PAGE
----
Director Colin Reed, a.k.a. MandibleClaw, spent over two years capturing people skateboarding in the subways and on rooftops for his urban skating video, "Tengu: God of Mischief." This week, Reed uploaded one of the best segments of the video online, in which skateboarders traverse Brooklyn the way they were always meant to (that is not true, they know how to walk and ride the subway, but you get it).


Back in 2014, Reed told us no one got hurt or in trouble while secretly making the video around the borough: "It wasn't meant to be a 'controversial' or 'viral' piece, instead it was an exploration of how you can push the boundaries of skateboarding, and open up a whole new world of possibilities," he said. "This is not a regular pastime of skateboarders, no."

Reed said he and his friends had an epiphany about a "whole world of unexplored skate spots right above our heads." It took over two years to film all of the stunts in the video; he said they could only film in the cold months of the year when the roofs were hard (you can't roll on roofs when they're soft and soggy in summer).

To scout for potential spots to film, he and his team rode the elevated trains all around the city. He explained in an interview with French skateboarding site "Live Media:"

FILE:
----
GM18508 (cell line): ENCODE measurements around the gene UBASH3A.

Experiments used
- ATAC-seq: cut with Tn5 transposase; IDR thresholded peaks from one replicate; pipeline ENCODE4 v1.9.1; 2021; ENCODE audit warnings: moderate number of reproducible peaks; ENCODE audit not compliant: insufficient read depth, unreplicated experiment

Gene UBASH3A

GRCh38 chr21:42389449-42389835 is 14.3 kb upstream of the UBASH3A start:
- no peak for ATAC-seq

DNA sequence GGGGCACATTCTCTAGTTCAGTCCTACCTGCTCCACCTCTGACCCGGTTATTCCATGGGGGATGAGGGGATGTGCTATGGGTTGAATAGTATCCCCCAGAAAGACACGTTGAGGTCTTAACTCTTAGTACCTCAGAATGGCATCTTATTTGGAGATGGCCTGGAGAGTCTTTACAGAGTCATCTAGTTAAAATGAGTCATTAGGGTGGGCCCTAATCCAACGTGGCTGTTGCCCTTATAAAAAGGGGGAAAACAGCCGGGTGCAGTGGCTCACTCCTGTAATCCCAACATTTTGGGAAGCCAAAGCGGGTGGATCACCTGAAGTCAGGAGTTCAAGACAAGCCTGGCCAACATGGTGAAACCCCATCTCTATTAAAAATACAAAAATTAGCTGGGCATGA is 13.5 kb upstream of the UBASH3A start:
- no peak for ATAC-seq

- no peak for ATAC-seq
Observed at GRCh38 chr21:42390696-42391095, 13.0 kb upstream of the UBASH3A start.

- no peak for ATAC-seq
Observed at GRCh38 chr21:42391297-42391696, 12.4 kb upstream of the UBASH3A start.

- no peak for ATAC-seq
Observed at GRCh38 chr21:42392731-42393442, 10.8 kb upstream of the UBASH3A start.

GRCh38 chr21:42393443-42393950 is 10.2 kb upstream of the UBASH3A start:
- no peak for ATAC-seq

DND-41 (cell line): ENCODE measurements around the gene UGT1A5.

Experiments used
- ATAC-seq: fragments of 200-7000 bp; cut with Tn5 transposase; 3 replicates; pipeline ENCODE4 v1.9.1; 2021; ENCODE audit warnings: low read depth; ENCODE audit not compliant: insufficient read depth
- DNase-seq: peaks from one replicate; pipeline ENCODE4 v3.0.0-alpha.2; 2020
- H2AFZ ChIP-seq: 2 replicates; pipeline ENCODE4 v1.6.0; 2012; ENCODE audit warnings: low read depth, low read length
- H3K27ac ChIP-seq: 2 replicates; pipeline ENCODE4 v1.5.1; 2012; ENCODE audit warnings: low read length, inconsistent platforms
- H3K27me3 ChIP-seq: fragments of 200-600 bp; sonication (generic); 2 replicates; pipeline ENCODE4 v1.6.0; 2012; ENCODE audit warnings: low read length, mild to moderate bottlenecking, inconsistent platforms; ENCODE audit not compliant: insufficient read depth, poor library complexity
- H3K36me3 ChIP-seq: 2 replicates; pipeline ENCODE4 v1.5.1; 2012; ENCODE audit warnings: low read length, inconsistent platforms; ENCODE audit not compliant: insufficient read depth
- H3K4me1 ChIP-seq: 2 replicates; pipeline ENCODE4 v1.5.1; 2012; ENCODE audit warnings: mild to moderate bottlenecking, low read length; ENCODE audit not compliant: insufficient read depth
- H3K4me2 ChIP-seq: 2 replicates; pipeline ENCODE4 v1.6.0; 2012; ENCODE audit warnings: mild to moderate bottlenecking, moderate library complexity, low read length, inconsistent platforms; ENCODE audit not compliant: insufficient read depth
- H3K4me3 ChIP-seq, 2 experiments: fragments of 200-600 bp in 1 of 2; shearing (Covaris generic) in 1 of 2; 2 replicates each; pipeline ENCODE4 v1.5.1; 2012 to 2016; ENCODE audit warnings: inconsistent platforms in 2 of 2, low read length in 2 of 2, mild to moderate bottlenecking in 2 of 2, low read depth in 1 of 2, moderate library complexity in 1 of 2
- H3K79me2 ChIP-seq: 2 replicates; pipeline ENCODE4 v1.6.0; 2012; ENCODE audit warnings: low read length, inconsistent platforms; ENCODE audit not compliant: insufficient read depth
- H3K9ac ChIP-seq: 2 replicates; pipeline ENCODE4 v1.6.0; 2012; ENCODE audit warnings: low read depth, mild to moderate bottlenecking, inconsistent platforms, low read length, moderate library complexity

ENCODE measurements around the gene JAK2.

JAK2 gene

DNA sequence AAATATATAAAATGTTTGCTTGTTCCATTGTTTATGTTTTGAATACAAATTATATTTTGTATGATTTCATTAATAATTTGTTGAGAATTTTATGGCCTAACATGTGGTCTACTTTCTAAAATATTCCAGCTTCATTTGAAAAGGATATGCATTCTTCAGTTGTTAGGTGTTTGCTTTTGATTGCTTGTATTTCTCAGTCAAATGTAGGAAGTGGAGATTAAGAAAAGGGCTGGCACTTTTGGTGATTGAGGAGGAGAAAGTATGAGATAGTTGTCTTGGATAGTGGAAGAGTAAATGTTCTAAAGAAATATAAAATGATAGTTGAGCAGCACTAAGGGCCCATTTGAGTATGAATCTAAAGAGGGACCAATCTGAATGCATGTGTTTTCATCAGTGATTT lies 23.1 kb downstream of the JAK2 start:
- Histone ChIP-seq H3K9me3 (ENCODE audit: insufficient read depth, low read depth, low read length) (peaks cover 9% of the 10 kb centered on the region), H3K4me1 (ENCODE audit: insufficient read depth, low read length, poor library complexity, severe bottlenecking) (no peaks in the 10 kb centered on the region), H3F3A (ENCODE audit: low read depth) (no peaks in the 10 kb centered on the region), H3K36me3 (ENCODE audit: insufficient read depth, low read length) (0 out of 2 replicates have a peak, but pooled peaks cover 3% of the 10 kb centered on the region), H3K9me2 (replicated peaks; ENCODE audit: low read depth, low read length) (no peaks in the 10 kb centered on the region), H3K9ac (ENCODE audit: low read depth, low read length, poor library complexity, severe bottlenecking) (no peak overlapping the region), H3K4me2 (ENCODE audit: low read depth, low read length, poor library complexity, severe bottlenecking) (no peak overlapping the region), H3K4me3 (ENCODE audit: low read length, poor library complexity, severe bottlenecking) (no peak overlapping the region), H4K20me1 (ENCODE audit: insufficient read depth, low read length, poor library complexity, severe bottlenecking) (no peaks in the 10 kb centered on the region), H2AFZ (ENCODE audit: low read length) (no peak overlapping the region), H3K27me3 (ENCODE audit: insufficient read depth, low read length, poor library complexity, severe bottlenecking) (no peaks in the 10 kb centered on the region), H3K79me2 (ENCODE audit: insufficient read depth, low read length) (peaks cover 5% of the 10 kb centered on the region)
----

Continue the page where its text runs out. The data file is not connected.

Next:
But it mostly involved a lot of trial and error, and what you might call illegal activity. We had a few tactics: we'd wait for people to walk into buildings, just catch the door before it closed (or hit all the buzzers and hope someone got annoyed and buzzed us in) and run up to see if we could get on the roof from the stairwell. We'd jump and grab the bottoms of fire escape and climb up. And we'd ask everyone if they had roofs we could get onto to check out. Many attempts at getting onto a roof or finding a spot were fruitless, but just as often we'd finding something unique and exciting.

Finally, of course, it was dangerous. There were some close calls where people got terrifyingly close to falling, and a few boards were lost off the edge. (But we always made sure no one was walking on the sidewalk or street below before we tried a trick.) And we had to run away or hide form the police a few times, too.

Check out the equally nerve-wracking subway skateboarding video below. (It goes without saying, perhaps, but please don't try this yourself and blame us when you get messed up.)